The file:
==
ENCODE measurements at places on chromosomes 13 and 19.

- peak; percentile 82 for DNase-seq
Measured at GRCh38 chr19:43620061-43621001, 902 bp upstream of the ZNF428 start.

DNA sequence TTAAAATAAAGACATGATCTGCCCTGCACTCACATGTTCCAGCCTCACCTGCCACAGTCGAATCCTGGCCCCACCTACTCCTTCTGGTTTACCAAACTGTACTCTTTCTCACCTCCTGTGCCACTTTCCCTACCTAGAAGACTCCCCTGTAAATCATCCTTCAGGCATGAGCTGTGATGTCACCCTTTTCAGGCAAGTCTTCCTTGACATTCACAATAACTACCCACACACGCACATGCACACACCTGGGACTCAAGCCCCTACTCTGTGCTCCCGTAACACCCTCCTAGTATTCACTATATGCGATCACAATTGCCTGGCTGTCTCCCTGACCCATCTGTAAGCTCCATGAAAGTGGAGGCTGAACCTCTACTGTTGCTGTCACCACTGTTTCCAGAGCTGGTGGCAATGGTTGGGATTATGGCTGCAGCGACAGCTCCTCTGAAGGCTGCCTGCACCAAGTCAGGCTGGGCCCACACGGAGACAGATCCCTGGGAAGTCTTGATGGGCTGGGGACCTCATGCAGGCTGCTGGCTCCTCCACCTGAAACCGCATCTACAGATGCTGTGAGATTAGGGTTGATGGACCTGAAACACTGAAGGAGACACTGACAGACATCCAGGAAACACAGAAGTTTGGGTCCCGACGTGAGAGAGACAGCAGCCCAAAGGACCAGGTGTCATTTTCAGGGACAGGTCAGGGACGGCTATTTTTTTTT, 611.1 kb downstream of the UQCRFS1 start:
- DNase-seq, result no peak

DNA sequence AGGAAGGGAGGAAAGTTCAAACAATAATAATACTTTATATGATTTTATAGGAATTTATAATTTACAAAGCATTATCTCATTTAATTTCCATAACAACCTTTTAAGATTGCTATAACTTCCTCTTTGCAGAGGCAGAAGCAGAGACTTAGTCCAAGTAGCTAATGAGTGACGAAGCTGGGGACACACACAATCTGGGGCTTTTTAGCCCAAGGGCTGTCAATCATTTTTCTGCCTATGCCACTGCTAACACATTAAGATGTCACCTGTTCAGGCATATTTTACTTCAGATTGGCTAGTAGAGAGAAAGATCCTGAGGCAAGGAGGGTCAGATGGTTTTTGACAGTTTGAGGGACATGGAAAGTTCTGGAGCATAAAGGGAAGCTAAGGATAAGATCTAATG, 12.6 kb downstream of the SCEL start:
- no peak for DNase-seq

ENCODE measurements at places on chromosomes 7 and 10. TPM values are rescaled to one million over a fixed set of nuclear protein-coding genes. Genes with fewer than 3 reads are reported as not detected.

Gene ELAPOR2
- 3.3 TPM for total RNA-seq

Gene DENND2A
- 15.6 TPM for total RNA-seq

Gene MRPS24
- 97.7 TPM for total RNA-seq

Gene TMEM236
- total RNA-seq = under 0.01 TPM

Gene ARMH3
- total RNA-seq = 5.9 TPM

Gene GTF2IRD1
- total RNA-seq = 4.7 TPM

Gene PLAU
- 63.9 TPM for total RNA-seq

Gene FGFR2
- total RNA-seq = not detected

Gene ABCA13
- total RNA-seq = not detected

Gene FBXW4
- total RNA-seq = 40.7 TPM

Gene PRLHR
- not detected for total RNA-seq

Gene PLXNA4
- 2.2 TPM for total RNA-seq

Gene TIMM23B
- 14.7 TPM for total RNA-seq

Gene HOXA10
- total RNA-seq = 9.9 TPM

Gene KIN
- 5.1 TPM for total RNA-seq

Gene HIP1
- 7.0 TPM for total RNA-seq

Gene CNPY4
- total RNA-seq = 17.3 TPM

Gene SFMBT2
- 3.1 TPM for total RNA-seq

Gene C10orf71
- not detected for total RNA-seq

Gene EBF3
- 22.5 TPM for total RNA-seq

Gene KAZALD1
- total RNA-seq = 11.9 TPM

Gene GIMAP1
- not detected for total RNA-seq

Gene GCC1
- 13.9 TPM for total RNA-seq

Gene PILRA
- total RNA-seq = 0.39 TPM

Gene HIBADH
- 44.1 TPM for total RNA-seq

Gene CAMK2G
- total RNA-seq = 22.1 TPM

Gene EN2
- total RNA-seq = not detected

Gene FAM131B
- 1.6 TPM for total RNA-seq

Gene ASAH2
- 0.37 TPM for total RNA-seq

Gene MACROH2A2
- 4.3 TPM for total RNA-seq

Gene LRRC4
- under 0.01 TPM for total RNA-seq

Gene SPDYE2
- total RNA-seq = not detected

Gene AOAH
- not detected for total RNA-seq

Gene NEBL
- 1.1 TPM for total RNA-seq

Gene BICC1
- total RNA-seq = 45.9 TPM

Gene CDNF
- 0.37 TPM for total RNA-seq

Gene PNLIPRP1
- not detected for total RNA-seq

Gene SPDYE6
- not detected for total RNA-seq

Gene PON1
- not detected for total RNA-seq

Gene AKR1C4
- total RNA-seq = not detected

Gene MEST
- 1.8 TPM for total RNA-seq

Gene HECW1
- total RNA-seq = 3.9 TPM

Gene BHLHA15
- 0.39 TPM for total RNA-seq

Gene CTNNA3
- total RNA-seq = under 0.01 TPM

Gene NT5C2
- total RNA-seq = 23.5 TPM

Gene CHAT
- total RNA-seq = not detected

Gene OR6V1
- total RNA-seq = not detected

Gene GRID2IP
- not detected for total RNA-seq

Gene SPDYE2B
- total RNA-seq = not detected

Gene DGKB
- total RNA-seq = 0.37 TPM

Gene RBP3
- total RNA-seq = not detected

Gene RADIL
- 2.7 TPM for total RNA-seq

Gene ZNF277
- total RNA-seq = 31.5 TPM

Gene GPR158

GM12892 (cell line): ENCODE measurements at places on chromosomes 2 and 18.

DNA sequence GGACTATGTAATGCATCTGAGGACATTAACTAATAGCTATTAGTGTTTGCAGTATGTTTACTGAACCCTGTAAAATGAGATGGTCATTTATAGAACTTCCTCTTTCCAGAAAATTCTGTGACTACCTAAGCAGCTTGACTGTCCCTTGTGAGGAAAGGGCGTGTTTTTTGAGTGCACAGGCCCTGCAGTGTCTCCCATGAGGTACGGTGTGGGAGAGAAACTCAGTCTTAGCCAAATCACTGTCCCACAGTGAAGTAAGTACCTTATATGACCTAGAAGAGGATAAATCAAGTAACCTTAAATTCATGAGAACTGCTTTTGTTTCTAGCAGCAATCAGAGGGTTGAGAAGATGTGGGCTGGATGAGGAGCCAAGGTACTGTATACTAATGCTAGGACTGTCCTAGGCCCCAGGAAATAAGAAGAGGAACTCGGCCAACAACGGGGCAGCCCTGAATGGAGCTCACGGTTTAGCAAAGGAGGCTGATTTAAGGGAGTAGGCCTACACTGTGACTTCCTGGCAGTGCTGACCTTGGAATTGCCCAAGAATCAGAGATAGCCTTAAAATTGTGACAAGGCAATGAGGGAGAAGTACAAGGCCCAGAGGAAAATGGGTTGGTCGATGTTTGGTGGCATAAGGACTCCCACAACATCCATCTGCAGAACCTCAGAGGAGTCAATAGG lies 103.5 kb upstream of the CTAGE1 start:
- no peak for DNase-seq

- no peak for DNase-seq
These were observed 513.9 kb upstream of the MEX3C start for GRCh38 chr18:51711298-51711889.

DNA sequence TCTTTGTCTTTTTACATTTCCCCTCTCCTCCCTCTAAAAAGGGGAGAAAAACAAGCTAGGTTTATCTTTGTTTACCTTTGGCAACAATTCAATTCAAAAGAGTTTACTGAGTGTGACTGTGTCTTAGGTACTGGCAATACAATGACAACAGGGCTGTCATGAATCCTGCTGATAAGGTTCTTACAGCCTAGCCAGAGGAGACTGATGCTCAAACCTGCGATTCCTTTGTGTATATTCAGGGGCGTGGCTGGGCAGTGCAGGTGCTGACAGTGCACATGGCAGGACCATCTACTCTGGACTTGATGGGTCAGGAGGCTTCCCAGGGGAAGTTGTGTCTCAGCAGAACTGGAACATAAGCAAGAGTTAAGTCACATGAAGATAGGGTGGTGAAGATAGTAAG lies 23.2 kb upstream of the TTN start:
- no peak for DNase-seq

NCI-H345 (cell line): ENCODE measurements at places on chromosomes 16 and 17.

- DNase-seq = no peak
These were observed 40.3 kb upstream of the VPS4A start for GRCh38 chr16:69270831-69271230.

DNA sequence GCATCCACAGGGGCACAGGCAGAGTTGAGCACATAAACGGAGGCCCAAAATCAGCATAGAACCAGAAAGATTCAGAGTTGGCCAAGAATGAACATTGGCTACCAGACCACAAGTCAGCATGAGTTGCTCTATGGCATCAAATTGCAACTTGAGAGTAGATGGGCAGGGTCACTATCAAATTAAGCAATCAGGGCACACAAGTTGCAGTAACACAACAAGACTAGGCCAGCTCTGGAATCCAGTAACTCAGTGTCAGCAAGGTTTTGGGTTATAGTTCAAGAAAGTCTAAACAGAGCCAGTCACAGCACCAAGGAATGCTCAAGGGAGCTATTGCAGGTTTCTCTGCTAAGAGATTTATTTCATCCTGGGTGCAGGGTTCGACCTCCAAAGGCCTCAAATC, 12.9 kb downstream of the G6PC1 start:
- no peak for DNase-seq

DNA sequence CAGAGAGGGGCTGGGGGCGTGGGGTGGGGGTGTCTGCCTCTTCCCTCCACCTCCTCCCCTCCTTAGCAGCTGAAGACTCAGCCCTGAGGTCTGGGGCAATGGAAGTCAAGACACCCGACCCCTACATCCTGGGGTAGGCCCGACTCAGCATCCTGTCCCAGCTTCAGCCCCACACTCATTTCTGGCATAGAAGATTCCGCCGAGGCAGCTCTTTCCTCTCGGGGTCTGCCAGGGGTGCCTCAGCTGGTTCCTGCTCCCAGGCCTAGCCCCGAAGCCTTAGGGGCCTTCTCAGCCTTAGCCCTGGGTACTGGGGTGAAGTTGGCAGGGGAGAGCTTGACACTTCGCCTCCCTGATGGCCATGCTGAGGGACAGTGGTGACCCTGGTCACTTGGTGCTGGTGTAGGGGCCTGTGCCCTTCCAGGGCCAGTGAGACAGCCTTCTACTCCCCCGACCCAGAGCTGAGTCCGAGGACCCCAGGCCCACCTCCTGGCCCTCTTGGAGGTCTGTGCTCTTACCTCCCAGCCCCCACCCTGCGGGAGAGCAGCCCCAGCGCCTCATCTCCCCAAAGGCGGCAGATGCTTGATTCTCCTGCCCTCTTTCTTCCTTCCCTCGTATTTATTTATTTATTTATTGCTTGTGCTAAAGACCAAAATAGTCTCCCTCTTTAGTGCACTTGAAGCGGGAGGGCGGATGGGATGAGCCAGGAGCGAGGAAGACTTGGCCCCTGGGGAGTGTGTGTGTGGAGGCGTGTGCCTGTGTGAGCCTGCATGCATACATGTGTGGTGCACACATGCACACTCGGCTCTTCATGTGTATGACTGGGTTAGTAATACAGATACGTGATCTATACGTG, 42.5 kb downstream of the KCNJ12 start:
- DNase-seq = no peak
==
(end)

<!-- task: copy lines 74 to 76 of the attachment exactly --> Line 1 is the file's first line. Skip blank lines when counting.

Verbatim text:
- not detected for total RNA-seq

Gene NEBL
- 1.1 TPM for total RNA-seq